Topkapi Palace: Istanbul's Historical and Cultural Heritage

Topkapi Palace served as the administrative center of the Ottoman Empire and the residence of the sultans for 400 years. Opened to the public in 1924 as a museum, today it is one of the most important historical and cultural buildings in Istanbul. The palace offers a fascinating experience to its visitors with its historical buildings, collections and extensive gardens.

Topkapi Palace is a unique building that reflects not only the history of the Ottoman Empire but also the cultural heritage of Istanbul. The palace's magnificent architecture, rich collections and historical significance offer visitors an unforgettable experience. Anyone traveling to Istanbul is advised to take a journey into the depths of history by visiting this magnificent palace.


Topkapi Palace was built in 1459 by Sultan Mehmet the Conqueror. The palace, which began construction shortly after the conquest of Istanbul, was built on the ruins of the great palace of the Byzantine Empire. In addition to being the administrative center of the Ottoman Empire, the palace also played an important role as a complex where the sultans lived with their families. In the 19th century, with the construction of Dolmabahçe Palace, the official function of Topkapı Palace ended, but its historical and cultural importance continued.

Architecture and Departments

Topkapi Palace consists of four main courtyards and many important buildings. The architecture of the palace exhibits exquisite examples of Ottoman art and architecture.

First Courtyard (Regimental Square): This courtyard, where the entrance to the palace is made, attracts attention with its large gates and large areas that fascinate visitors. In this courtyard, there are buildings such as the Church of Hagia Irene and the imperial stables.

Second Courtyard (Divan Square): This courtyard houses the Divan-ı Hümayun, where the sultan conducted state affairs, and the Tower of Justice. The kitchens of the palace are also located in this courtyard and the kitchen utensils on display here offer visitors clues to palace life.

Third Courtyard (Enderun Courtyard): This courtyard, where the sultan's private living quarters are located, includes important sections such as the Treasury Department, the Harem and the Department of Sacred Relics, where holy relics are displayed. This courtyard is also home to the Enderun School, where the Ottoman education system was practiced at the highest level.

Fourth Courtyard (Tulip Garden): One of the most spectacular parts of the palace, the fourth courtyard mesmerizes visitors with its marble terraces, pools and pavilions. Elegant buildings such as the Baghdad Pavilion and the Revan Pavilion are located in this section.

Sections of the Palace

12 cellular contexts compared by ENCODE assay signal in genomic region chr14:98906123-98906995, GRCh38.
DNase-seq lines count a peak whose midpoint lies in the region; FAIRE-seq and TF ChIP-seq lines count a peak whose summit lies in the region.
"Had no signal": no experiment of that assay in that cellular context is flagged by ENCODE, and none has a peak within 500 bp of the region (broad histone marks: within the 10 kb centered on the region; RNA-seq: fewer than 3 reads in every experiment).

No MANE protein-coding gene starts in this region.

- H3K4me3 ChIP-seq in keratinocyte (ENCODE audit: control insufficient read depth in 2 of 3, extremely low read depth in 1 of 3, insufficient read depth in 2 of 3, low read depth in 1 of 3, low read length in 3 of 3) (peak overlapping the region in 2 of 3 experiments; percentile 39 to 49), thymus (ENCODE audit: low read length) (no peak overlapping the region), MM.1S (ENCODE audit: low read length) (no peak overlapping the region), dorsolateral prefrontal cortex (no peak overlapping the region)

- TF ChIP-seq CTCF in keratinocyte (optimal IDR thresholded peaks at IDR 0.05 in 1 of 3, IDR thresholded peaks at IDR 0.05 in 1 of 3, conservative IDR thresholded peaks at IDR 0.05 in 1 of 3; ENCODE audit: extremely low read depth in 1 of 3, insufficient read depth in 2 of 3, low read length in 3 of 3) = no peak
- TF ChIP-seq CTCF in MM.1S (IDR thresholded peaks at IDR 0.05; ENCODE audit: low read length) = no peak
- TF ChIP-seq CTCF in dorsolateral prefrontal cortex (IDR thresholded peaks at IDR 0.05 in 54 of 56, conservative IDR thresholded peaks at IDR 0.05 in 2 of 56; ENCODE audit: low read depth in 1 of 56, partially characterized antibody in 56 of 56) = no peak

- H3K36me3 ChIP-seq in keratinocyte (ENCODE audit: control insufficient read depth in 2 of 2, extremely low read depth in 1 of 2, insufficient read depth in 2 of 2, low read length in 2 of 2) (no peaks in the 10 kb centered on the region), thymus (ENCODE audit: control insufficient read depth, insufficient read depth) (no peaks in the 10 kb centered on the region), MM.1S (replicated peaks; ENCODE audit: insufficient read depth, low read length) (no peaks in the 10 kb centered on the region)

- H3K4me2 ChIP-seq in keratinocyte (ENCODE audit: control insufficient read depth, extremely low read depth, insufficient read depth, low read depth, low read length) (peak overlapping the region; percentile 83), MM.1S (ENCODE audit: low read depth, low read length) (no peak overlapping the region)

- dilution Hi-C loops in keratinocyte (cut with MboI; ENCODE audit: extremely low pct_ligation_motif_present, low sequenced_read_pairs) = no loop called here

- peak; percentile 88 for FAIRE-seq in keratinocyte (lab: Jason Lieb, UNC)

Birun (Outer Palace): Includes service buildings and guard posts.
Divan-ı Hümayun: The administrative center of the state.
Enderun: Palace School and the sultan's private quarters.
Harem: The private area where the Sultan and his family lived.

Featured Buildings

Bab-ı Hümayun: The main entrance gate.
Babüsselam: The door leading to the second courtyard.
Babüssaade: The door leading to the third courtyard.
Hagia Irene Church: Byzantine church located in the first courtyard.
Tower of Justice: Located in Divan Square and one of the symbols of the palace.
Department of Sacred Relics: The section where holy relics are exhibited.
Harem: The private area where the sultans and their families lived.
Baghdad and Revan Pavilions: Classical Ottoman pavilions located in the fourth courtyard.


One of the most mysterious and intriguing parts of Topkapi Palace is the harem. The harem is a living space where the sultan's family and concubines lived, governed by strict rules. The rooms, baths and halls in the harem provide important information about the Ottoman lifestyle and the hierarchical order within the palace. The harem is also a reflection of the social and political structure of the Ottoman Empire.

Holy Relics

Topkapi Palace is home to holy relics of great importance to the Islamic world. Relics such as the personal belongings of the Prophet Muhammad (PBUH), his swords and the sacred chest offer visitors a profound spiritual experience. These relics are carefully preserved in the most sacred and revered parts of the palace.


The palace's treasury is filled with priceless jewels, gold objects and precious stones that reveal the wealth and splendor of the Ottoman Empire. World-famous artifacts such as the Khashoggi Diamond and the Topkapı Dagger are among the most valuable pieces of this treasure collection. The Treasury also showcases the rarest examples of Ottoman art and craft.

Visit Information

Topkapi Palace is closed on Tuesdays. Ticket offices open at 09:00 and close at 17:00. Visitors can visit the Harem section inside the palace with a separate ticket. The Harem was used as the private living quarters of the Ottoman sultans and is one of the most interesting parts of the palace. The museum is closed on the first day of religious holidays and New Year's Day (Millisaraylar).